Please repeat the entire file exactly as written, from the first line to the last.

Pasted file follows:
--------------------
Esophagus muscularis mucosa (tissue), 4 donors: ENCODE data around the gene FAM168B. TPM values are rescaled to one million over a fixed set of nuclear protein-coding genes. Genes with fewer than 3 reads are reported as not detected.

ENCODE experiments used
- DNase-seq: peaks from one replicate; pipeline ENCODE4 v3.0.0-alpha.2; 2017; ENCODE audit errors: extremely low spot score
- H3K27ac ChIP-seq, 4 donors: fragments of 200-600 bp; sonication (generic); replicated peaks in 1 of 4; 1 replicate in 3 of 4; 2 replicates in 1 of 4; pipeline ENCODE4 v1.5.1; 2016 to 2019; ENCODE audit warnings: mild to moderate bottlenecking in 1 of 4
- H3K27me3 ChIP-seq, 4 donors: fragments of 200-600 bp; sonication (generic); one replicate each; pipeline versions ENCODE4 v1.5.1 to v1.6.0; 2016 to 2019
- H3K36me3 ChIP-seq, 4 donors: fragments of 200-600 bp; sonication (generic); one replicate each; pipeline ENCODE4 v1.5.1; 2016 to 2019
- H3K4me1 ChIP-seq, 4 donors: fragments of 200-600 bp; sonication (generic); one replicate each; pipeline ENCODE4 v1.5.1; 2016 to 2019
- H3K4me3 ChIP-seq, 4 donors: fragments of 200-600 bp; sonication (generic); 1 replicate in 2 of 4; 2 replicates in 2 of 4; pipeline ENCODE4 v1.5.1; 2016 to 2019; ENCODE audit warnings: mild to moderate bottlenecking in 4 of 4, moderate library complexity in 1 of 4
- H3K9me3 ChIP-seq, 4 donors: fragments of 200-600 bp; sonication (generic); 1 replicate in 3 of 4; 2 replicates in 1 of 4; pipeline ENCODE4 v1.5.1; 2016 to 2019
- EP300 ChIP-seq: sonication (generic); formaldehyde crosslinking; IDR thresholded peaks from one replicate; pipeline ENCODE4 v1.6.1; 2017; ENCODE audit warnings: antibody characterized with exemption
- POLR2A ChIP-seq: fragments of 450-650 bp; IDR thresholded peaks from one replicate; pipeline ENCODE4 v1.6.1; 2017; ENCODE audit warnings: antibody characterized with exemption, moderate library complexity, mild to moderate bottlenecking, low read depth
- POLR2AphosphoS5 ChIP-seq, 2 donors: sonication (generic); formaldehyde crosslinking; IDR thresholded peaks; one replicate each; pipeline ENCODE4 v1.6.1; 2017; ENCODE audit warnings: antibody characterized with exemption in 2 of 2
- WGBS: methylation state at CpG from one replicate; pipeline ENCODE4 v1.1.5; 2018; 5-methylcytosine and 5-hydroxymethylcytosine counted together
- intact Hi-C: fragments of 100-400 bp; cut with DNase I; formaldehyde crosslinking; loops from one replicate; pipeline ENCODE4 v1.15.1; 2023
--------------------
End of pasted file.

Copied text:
Esophagus muscularis mucosa (tissue), 4 donors: ENCODE data around the gene FAM168B. TPM values are rescaled to one million over a fixed set of nuclear protein-coding genes. Genes with fewer than 3 reads are reported as not detected.

ENCODE experiments used
- DNase-seq: peaks from one replicate; pipeline ENCODE4 v3.0.0-alpha.2; 2017; ENCODE audit errors: extremely low spot score
- H3K27ac ChIP-seq, 4 donors: fragments of 200-600 bp; sonication (generic); replicated peaks in 1 of 4; 1 replicate in 3 of 4; 2 replicates in 1 of 4; pipeline ENCODE4 v1.5.1; 2016 to 2019; ENCODE audit warnings: mild to moderate bottlenecking in 1 of 4
- H3K27me3 ChIP-seq, 4 donors: fragments of 200-600 bp; sonication (generic); one replicate each; pipeline versions ENCODE4 v1.5.1 to v1.6.0; 2016 to 2019
- H3K36me3 ChIP-seq, 4 donors: fragments of 200-600 bp; sonication (generic); one replicate each; pipeline ENCODE4 v1.5.1; 2016 to 2019
- H3K4me1 ChIP-seq, 4 donors: fragments of 200-600 bp; sonication (generic); one replicate each; pipeline ENCODE4 v1.5.1; 2016 to 2019
- H3K4me3 ChIP-seq, 4 donors: fragments of 200-600 bp; sonication (generic); 1 replicate in 2 of 4; 2 replicates in 2 of 4; pipeline ENCODE4 v1.5.1; 2016 to 2019; ENCODE audit warnings: mild to moderate bottlenecking in 4 of 4, moderate library complexity in 1 of 4
- H3K9me3 ChIP-seq, 4 donors: fragments of 200-600 bp; sonication (generic); 1 replicate in 3 of 4; 2 replicates in 1 of 4; pipeline ENCODE4 v1.5.1; 2016 to 2019
- EP300 ChIP-seq: sonication (generic); formaldehyde crosslinking; IDR thresholded peaks from one replicate; pipeline ENCODE4 v1.6.1; 2017; ENCODE audit warnings: antibody characterized with exemption
- POLR2A ChIP-seq: fragments of 450-650 bp; IDR thresholded peaks from one replicate; pipeline ENCODE4 v1.6.1; 2017; ENCODE audit warnings: antibody characterized with exemption, moderate library complexity, mild to moderate bottlenecking, low read depth
- POLR2AphosphoS5 ChIP-seq, 2 donors: sonication (generic); formaldehyde crosslinking; IDR thresholded peaks; one replicate each; pipeline ENCODE4 v1.6.1; 2017; ENCODE audit warnings: antibody characterized with exemption in 2 of 2
- WGBS: methylation state at CpG from one replicate; pipeline ENCODE4 v1.1.5; 2018; 5-methylcytosine and 5-hydroxymethylcytosine counted together
- intact Hi-C: fragments of 100-400 bp; cut with DNase I; formaldehyde crosslinking; loops from one replicate; pipeline ENCODE4 v1.15.1; 2023